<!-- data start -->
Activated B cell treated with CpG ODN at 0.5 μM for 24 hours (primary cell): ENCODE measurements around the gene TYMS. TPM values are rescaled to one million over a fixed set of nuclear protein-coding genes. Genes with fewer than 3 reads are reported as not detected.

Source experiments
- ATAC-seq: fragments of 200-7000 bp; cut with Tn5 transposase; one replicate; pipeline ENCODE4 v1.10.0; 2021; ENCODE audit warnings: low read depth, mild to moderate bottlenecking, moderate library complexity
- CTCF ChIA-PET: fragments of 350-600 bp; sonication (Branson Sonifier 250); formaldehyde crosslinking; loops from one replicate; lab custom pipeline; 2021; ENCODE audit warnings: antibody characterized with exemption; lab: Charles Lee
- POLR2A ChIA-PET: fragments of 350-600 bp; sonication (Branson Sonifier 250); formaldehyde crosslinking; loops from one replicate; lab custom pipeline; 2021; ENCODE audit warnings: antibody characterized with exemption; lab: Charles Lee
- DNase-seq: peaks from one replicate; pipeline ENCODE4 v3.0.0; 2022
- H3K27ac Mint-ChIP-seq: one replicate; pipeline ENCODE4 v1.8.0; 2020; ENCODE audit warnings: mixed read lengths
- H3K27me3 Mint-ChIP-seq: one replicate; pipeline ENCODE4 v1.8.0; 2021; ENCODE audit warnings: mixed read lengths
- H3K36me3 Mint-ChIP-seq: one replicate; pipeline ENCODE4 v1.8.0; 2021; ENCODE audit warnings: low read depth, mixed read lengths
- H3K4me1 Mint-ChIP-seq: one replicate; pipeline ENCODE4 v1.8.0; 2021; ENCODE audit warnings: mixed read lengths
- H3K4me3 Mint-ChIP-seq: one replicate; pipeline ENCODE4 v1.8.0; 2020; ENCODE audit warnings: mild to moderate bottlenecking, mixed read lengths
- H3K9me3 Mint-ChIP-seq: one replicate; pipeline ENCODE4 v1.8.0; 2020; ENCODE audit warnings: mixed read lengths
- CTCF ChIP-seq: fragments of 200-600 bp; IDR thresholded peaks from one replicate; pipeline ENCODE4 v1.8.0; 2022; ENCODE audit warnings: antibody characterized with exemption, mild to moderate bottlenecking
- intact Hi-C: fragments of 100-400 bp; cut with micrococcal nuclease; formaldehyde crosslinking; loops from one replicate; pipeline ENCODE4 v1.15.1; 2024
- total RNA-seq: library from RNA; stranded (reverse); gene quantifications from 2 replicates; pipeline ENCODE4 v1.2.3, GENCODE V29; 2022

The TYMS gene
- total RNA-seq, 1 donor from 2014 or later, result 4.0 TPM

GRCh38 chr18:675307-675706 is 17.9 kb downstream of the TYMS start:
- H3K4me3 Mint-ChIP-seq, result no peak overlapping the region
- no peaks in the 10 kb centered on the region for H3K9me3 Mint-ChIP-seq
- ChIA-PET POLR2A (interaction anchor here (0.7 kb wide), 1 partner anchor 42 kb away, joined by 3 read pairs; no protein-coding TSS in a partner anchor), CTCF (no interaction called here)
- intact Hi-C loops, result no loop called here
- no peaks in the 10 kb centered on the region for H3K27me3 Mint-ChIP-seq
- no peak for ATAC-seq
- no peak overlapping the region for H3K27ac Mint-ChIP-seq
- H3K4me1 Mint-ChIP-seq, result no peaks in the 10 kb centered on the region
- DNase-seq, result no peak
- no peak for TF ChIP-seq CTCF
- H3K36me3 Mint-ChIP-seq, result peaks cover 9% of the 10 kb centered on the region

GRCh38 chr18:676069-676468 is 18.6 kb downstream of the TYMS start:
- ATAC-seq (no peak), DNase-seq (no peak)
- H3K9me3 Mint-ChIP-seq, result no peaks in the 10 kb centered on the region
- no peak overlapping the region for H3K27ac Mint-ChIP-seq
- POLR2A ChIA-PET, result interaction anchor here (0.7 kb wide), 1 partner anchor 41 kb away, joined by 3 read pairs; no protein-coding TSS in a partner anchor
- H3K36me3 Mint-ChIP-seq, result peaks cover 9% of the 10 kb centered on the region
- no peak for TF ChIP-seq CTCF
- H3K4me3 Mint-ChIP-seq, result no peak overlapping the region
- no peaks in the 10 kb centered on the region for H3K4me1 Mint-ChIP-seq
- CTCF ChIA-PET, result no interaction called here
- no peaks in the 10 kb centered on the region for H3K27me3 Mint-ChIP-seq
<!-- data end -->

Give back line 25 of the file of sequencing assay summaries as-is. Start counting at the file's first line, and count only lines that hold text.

- no peak overlapping the region for H3K27ac Mint-ChIP-seq